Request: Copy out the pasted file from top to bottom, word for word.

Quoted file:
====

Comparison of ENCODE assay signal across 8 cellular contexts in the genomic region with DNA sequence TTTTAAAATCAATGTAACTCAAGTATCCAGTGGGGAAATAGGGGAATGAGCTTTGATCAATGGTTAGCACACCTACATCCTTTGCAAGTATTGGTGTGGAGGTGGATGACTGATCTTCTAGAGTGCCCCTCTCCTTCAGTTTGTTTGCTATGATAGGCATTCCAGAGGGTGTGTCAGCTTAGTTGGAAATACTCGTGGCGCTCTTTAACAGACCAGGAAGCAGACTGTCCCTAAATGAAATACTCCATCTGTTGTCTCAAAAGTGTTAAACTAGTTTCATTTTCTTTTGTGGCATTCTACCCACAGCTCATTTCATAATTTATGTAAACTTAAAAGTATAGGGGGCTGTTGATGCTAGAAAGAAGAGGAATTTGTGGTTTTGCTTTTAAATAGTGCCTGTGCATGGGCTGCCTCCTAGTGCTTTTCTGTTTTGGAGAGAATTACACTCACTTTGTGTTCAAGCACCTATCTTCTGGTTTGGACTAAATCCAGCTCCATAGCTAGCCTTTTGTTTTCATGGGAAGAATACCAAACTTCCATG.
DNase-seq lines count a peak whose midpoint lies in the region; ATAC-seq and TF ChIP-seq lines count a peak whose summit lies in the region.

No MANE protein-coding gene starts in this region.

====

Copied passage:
Comparison of ENCODE assay signal across 8 cellular contexts in the genomic region with DNA sequence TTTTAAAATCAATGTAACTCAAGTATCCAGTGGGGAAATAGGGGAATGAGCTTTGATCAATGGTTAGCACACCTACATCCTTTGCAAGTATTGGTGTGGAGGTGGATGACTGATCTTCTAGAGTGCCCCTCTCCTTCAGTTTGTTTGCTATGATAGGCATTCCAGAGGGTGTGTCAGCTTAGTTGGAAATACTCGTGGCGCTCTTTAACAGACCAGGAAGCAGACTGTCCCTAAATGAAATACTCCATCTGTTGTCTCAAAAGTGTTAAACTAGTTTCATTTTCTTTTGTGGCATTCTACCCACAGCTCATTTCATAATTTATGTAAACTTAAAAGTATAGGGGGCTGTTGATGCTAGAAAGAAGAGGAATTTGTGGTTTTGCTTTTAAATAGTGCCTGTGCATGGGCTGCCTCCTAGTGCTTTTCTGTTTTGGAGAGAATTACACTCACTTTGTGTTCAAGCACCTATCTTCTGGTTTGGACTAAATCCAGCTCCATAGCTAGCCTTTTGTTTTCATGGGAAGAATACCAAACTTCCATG.
DNase-seq lines count a peak whose midpoint lies in the region; ATAC-seq and TF ChIP-seq lines count a peak whose summit lies in the region.

No MANE protein-coding gene starts in this region.